A New SAT Aims to Realign With Schoolwork

I saw this news yesterday and had to smile: the SAT exam is being redesigned to better match school work. That’s exciting alone because it has been woefully out of touch with the real knowledge required to do well in college.

In particular, this caught my eye (emphasis mine):

The changes are extensive: The SAT’s rarefied vocabulary challenges will be replaced by words that are common in college courses, like “empirical” and “synthesis.” The math questions, now scattered across many topics, will focus more narrowly on linear equations, functions and proportional thinking. The use of a calculator will no longer be allowed on some of the math sections.

For any of you who have been long-term readers of this blog, you know I spent about 1/3 of Infinity Softworks’ history in math education. What we found is that schools will only use in the classroom what is allowed on the exams. Because the AP, SAT and ACT exams only allow hardware calculators, then only hardware calculators are used in the classroom.

We came very close to upsetting this apple cart. Our software on a PalmPilot was approved for trials on AP exams but before we could implement it Palm fired their education team and the College Board backed out. A decade later and there still are no software calculators available for any of these three exams. In fact, I believe we are the only company in the world who has software calculators available in any standardized exams [1].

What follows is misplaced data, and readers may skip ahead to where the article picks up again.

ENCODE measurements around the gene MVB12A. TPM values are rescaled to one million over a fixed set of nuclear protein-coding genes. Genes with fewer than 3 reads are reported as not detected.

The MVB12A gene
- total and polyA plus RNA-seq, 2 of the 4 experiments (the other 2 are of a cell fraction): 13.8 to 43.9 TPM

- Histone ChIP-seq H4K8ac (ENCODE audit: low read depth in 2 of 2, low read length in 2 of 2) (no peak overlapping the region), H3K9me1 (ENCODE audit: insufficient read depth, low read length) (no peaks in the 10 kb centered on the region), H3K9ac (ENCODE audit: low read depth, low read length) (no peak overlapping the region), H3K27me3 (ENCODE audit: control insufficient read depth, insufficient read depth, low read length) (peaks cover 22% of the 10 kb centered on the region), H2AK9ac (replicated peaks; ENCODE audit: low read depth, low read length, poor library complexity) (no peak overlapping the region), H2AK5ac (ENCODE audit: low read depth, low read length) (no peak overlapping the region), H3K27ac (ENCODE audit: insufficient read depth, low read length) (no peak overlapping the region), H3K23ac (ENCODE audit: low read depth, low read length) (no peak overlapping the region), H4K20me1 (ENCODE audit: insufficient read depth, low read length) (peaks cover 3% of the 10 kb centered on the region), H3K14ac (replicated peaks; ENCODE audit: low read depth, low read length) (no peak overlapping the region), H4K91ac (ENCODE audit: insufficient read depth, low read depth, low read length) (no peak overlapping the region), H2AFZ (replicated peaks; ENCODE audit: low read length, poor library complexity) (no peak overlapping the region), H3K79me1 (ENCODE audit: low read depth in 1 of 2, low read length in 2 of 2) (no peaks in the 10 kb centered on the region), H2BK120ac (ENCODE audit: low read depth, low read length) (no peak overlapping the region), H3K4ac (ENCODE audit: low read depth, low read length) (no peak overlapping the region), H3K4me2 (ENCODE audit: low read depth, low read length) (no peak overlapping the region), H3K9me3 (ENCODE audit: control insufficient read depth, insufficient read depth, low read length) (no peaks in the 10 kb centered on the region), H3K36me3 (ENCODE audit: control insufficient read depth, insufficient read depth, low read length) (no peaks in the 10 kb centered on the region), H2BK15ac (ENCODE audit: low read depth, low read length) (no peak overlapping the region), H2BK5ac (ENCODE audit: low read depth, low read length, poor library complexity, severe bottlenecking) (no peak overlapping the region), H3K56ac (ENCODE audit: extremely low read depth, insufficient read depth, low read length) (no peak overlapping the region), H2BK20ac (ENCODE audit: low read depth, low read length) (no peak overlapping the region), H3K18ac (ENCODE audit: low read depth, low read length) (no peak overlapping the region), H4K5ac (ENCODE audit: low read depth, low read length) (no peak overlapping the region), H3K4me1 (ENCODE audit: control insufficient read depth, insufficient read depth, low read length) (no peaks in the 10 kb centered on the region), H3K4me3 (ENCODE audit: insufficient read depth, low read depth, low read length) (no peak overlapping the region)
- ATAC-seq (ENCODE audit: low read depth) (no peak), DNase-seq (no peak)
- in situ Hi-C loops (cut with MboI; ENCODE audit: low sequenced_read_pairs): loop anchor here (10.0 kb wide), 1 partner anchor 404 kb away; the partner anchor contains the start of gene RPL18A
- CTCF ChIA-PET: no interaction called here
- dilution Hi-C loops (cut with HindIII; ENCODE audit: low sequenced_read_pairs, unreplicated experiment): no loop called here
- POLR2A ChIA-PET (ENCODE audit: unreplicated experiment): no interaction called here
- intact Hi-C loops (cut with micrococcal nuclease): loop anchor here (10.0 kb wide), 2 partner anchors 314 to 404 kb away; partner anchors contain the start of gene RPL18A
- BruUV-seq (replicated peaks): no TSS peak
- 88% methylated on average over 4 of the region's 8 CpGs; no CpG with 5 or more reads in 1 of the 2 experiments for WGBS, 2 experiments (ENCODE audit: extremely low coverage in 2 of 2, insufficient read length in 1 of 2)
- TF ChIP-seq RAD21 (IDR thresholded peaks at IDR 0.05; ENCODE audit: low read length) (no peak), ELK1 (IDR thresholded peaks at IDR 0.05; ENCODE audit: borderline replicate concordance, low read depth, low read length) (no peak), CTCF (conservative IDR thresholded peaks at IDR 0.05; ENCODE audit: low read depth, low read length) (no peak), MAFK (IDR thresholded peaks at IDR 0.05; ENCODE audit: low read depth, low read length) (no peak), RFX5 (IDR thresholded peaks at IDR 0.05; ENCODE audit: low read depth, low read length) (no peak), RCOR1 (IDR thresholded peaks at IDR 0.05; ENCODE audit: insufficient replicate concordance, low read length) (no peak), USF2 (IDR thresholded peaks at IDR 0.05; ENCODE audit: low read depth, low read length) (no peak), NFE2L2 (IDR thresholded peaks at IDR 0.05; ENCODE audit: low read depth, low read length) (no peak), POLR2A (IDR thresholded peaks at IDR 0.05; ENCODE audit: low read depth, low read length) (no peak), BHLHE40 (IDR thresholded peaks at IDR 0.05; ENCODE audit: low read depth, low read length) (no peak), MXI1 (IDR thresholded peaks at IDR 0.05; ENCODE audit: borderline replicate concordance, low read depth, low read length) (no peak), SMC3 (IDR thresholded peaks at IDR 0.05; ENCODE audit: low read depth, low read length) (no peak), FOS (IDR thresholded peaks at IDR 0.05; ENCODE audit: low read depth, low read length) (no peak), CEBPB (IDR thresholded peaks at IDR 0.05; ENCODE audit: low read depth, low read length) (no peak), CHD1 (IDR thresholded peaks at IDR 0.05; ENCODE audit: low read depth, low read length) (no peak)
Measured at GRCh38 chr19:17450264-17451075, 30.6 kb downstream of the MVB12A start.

The best thing that could happen to classroom advancement of mathematics is the elimination of these calculators on these three most critical exams. It’s like using DOS in a windows world. Most students are turned off by the 30-year old technology more so than the topic. Removing them from exams would open up a world where software could penetrate the classroom, and students could finally get back to learning math rather than learning which buttons on their calculator to press.

[1] A version of powerOne is available in CLEP exams and in the Praxis, Texas and Georgia teacher licenser exams.